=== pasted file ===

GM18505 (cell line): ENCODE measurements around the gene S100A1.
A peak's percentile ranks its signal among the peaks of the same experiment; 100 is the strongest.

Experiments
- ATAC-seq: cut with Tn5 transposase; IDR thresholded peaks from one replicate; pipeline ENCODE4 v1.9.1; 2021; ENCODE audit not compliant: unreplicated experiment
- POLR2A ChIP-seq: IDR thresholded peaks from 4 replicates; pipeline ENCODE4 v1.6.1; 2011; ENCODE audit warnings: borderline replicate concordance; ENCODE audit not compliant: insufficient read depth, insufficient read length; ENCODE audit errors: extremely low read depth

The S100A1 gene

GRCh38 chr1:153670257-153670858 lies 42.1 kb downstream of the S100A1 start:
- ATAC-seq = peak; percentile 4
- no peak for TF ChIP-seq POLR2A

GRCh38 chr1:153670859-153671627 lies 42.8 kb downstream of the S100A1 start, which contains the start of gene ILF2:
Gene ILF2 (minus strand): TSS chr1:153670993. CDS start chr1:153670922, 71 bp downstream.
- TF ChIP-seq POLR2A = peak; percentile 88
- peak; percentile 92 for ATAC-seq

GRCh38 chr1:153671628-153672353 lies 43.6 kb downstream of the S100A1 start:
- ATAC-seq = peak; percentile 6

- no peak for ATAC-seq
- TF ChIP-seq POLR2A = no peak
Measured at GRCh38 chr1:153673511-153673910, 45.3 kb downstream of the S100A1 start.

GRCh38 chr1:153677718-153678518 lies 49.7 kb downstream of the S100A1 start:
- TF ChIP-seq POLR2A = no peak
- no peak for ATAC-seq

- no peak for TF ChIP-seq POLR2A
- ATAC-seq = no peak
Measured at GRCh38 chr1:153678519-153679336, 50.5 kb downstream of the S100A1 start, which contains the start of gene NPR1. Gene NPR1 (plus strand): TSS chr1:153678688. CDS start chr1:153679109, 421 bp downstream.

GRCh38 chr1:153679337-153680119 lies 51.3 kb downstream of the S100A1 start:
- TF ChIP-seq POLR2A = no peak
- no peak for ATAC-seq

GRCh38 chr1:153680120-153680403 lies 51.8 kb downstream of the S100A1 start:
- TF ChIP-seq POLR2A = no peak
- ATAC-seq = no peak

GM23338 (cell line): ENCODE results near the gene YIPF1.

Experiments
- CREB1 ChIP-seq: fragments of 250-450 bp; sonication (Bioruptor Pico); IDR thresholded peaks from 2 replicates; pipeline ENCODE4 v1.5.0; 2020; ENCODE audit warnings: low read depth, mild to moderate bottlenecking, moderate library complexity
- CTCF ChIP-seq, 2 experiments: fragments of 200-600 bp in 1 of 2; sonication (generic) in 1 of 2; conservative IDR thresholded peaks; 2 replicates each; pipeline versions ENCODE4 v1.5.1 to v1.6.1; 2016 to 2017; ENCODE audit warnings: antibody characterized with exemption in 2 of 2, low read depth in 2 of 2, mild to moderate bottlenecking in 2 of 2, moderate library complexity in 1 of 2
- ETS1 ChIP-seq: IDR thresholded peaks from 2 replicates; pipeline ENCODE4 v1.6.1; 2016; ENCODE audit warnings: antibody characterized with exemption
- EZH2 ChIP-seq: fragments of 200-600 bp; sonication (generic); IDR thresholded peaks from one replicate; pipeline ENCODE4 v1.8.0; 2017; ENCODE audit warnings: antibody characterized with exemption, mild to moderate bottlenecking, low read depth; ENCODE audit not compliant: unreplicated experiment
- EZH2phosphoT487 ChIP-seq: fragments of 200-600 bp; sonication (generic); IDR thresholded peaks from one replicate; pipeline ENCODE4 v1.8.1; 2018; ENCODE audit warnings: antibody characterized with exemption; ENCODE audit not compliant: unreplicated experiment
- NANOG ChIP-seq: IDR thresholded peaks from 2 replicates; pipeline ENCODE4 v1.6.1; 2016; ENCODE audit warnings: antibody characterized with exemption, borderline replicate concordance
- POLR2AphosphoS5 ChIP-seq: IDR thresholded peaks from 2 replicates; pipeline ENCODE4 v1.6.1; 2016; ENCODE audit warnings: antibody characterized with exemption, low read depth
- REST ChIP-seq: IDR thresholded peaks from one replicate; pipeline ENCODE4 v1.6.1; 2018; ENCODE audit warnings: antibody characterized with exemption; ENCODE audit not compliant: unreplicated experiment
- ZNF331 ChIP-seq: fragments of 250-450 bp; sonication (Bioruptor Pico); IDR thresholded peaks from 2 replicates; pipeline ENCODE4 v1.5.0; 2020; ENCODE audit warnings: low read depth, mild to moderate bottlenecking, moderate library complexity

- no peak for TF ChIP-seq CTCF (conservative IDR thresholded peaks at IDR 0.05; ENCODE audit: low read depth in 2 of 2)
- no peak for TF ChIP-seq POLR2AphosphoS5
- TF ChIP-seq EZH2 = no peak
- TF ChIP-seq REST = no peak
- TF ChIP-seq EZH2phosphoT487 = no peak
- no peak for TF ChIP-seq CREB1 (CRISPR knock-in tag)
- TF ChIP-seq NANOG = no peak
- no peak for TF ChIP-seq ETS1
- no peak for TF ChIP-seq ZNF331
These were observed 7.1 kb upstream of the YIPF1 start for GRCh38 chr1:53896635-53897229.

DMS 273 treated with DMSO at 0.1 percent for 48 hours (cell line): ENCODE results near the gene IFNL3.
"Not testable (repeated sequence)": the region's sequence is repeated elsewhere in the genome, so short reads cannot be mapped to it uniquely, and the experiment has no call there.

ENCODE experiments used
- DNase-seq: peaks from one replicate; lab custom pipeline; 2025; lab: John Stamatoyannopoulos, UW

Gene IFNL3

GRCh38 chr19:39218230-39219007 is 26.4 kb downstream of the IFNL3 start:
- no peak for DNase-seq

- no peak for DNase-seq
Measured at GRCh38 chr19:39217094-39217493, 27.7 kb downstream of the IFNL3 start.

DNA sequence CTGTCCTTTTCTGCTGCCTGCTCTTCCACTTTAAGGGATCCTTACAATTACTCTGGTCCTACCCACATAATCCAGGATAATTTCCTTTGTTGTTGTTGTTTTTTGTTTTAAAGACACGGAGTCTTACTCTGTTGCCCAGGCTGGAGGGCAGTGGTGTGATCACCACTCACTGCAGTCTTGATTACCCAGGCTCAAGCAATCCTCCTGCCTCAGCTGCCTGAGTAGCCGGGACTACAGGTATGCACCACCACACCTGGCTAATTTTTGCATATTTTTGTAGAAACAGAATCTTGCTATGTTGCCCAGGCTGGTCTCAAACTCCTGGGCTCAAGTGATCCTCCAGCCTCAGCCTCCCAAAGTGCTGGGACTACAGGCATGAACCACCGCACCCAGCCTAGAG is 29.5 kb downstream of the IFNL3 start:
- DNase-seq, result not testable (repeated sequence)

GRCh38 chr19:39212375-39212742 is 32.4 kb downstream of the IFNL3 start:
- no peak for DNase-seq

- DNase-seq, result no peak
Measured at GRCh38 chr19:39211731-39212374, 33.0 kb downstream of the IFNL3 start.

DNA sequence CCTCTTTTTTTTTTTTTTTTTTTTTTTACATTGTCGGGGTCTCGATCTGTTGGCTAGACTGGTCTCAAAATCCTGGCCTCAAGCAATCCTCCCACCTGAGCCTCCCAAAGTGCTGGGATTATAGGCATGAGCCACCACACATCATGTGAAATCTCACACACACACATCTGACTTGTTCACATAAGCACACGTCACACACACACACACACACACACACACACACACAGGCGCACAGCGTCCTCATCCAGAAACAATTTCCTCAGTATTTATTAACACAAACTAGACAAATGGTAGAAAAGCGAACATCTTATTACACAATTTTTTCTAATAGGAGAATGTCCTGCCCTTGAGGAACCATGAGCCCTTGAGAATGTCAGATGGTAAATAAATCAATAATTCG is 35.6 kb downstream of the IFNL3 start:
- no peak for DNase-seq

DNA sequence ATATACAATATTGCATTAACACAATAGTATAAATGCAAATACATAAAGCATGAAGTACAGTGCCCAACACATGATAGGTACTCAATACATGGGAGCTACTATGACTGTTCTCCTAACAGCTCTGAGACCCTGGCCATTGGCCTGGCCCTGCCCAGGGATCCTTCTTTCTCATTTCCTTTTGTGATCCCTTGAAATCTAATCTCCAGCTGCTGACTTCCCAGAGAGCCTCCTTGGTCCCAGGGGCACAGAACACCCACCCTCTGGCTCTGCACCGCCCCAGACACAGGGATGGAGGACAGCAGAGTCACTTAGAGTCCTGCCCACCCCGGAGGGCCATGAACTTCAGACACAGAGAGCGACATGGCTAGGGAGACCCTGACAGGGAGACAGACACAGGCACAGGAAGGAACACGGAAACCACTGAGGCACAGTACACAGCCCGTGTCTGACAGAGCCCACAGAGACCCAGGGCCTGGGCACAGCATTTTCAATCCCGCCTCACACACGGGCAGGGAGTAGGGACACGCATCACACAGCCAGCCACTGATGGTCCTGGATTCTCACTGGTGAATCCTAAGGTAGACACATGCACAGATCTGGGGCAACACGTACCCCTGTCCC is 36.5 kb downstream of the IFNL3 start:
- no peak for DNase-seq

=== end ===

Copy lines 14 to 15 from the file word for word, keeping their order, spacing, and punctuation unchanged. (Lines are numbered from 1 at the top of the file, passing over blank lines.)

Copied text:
GRCh38 chr1:153671628-153672353 lies 43.6 kb downstream of the S100A1 start:
- ATAC-seq = peak; percentile 6